Apr 06 2022

Experts Share the Barriers, Accelerators and Enablers Facing Education Innovation

Digital collaboration, a teacher exodus and digital equity are some of the trends impacting innovation for K–12 learners in 2022, according to a new report.

To help educators consider the future of K–12 learning and the emerging technologies sure to impact students, the Consortium for School Networking undertakes an annual global research project called Driving K–12 Innovation.

Our annual research asks more than 100 global education and technology experts for feedback on the most important topics affecting teaching, learning and education innovation.

Without a doubt, this year’s results are shaped by the experiences of the past two years, as we faced unprecedented challenges in delivering education while also embracing the opportunity to accelerate change. This moment was unlike any other, and we had to meet it and reexamine the very idea of innovation in education.

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In a report on the project, experts identified three trends facing education this year in the following categories: hurdles (barriers), accelerators (trends) and tech enablers (tools).

What Are the Hurdles, Accelerators and Tech in K–12 Education?

Our experts believe the top three barriers to innovation in education this year are scaling innovation and inertia of education systems, attracting and retaining educators and IT professionals, and digital equity.

The biggest accelerators or trends in education this year are personalization, building the human capacity of leaders, and social-emotional learning.

And finally, our advisers identified digital collaboration environments, untethered broadband connectivity, and analytics and adaptive technologies as the top three ed tech enablers this year.

What Is the Meaning Behind These 2022 Education Trends?

What’s different about this year’s report versus the previous ones? A few key observations come to my mind.

First, scaling innovation has been on the list of hurdles for a number of years, but this year our experts added “inertia of education systems.” While we saw dramatic change nearly overnight starting in March of 2020, our education systems are largely not designed for quick change. Today, we are seeing a form of inertia in education that resists change and discourages innovation.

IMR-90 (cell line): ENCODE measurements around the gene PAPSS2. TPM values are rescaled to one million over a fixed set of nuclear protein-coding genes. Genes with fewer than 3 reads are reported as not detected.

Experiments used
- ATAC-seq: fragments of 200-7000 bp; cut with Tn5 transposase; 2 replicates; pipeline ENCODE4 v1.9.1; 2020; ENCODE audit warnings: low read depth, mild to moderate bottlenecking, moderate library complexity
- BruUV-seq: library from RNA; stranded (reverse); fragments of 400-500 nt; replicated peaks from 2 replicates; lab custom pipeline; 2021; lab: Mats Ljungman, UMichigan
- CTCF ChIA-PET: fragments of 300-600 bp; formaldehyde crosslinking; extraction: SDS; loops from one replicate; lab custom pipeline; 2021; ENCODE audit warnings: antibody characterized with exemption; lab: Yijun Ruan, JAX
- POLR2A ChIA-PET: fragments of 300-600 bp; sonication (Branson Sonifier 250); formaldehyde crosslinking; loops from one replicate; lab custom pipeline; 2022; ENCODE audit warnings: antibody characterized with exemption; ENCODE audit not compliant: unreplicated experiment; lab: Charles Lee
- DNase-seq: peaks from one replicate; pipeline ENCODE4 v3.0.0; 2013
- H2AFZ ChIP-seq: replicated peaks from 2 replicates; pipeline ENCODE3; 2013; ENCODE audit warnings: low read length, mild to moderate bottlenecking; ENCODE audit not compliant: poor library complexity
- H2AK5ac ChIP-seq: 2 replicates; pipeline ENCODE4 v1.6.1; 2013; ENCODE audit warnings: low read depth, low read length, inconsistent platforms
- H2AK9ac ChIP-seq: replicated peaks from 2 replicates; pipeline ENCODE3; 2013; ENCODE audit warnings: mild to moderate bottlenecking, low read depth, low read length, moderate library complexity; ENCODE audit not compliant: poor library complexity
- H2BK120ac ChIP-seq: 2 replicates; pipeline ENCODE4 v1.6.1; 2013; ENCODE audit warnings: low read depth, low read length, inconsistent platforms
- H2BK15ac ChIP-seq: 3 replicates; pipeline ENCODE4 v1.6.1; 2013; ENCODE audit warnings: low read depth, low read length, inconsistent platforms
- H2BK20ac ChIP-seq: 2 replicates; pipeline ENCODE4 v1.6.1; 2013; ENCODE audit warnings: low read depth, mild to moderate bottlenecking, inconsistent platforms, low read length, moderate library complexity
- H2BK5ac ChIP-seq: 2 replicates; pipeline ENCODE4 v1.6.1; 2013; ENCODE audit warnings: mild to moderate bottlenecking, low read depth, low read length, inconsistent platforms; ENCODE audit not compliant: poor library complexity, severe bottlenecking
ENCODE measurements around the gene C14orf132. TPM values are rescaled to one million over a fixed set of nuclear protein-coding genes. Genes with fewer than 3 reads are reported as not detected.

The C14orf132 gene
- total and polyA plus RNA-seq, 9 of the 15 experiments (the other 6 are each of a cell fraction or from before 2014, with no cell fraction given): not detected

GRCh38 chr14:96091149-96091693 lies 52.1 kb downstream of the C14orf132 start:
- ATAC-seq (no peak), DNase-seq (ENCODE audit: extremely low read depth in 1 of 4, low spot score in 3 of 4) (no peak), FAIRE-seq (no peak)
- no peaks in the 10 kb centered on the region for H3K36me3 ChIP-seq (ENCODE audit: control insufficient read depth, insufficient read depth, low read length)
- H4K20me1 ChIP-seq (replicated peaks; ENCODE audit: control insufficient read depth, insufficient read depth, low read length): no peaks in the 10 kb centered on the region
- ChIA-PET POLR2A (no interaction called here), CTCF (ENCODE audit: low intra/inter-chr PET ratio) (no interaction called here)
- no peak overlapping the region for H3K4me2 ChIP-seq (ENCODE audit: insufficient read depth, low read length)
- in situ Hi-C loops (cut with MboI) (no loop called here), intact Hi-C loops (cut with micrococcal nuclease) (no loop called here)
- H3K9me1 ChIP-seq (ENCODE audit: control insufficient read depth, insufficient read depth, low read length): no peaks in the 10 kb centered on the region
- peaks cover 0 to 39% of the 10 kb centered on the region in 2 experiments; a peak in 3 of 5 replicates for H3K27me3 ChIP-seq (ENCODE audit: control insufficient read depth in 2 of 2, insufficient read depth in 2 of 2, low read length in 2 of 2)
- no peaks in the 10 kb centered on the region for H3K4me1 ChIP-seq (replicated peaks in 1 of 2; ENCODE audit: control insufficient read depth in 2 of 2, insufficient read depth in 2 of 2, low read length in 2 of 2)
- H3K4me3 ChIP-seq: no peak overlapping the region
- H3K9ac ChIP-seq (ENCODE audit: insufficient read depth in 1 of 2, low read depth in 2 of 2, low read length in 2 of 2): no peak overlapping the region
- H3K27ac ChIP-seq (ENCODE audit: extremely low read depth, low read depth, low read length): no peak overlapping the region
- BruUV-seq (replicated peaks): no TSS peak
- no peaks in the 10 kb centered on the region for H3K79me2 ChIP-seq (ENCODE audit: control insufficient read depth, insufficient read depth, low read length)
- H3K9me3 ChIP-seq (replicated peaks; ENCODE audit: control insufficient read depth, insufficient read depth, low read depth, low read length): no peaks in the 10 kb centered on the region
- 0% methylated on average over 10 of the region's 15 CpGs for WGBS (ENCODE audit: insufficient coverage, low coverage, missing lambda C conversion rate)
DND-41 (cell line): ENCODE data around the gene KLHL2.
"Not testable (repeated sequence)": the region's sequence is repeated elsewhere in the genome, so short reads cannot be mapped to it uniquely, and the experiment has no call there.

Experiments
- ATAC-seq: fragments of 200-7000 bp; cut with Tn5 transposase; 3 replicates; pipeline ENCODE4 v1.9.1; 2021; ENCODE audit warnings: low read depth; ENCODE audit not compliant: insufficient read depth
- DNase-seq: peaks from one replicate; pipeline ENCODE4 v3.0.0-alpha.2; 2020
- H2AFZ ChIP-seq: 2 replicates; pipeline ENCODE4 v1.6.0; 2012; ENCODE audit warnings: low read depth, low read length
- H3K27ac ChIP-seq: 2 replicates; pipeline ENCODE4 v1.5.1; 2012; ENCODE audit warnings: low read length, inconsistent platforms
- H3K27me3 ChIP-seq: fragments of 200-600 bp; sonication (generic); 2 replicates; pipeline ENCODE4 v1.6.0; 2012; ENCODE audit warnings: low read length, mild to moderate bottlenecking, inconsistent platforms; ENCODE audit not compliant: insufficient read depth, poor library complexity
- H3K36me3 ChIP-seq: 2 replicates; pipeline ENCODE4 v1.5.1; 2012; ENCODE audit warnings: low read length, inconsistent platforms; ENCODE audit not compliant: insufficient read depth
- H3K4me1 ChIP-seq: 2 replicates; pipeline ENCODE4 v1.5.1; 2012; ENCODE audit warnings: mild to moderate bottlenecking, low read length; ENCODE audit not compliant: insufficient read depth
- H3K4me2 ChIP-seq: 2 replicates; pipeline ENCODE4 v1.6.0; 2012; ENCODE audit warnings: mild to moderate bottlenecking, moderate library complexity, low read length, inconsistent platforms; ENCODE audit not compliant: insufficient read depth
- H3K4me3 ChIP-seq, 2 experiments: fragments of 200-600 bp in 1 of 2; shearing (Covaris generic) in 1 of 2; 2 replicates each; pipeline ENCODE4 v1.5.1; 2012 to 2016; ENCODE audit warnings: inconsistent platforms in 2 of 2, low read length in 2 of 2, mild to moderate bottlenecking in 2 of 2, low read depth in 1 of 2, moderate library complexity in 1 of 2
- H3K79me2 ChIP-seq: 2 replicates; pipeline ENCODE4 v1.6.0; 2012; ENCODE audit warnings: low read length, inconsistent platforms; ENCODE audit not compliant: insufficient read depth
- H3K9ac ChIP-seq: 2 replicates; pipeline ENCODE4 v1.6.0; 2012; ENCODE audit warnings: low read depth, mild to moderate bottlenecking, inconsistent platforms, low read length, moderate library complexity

Second, the mass exodus of educators and IT professionals from K–12 is creating a crisis for our education system and our K–12 learners. Winston Churchill famously said, “Never let a good crisis go to waste.” Both educators and IT staff are leaving the education sector for a variety of reasons, including the absence of serious professional development opportunities, limited growth paths and low salaries.

KEEP READING: Outdated technology contributes to teacher resignations in K–12 districts.

One respondent to our survey, David Deeds with the American International School of Egypt in Giza, shared this: “An IT admin tends to wind up with more than just one job … sometimes two or three … but the paycheck remains the same.”

We can gain from this crisis, but only if we seize the moment and address the concerns that are driving away some of our best and brightest.

Third, some of the hurdles and accelerators, such as digital equity and social-emotional learning, have always been on our radar, but the pandemic brought them to the top of the list. Likewise, 2022’s tech enablers answer those pandemic concerns of equity, such as digital collaboration environments, untethered broadband connectivity, and the growing ability to use artificial intelligence for analytics and adaptive applications.

Keith Krueger
Today, we are now seeing a form of inertia in education that resists change and discourages innovation.”

Keith Krueger CEO, The Consortium for School Networking

In this year’s report, Karen Swift at James Nash State High School in Queensland, Australia, makes her mission as a teacher clear: “As educators, we need to transfer all the good we know about when and how and why students learn, then integrate this educative capability within the connective capability of the technology tools.”

What Are the Next Steps for K–12 District Leaders?

The purpose of the report is not to offer specific answers but rather to spark conversation. Everyone involved in public education needs the space and tools to think about how do this — and this report can help you start the conversation.

While educators are struggling with how to keep the wheels on the bus, returning to “normal” doesn’t make sense when what we’ve done in the past didn’t work for so many K–12 learners.

Let’s make sure the window on innovation doesn’t close as the pandemic fades. Visit cosn.org to download the full report, which has more information on these trends as well as recommendations on how the education community can strategically move forward.

UP NEXT: Excitement builds for the CoSN22 conference in Nashville, Tenn.

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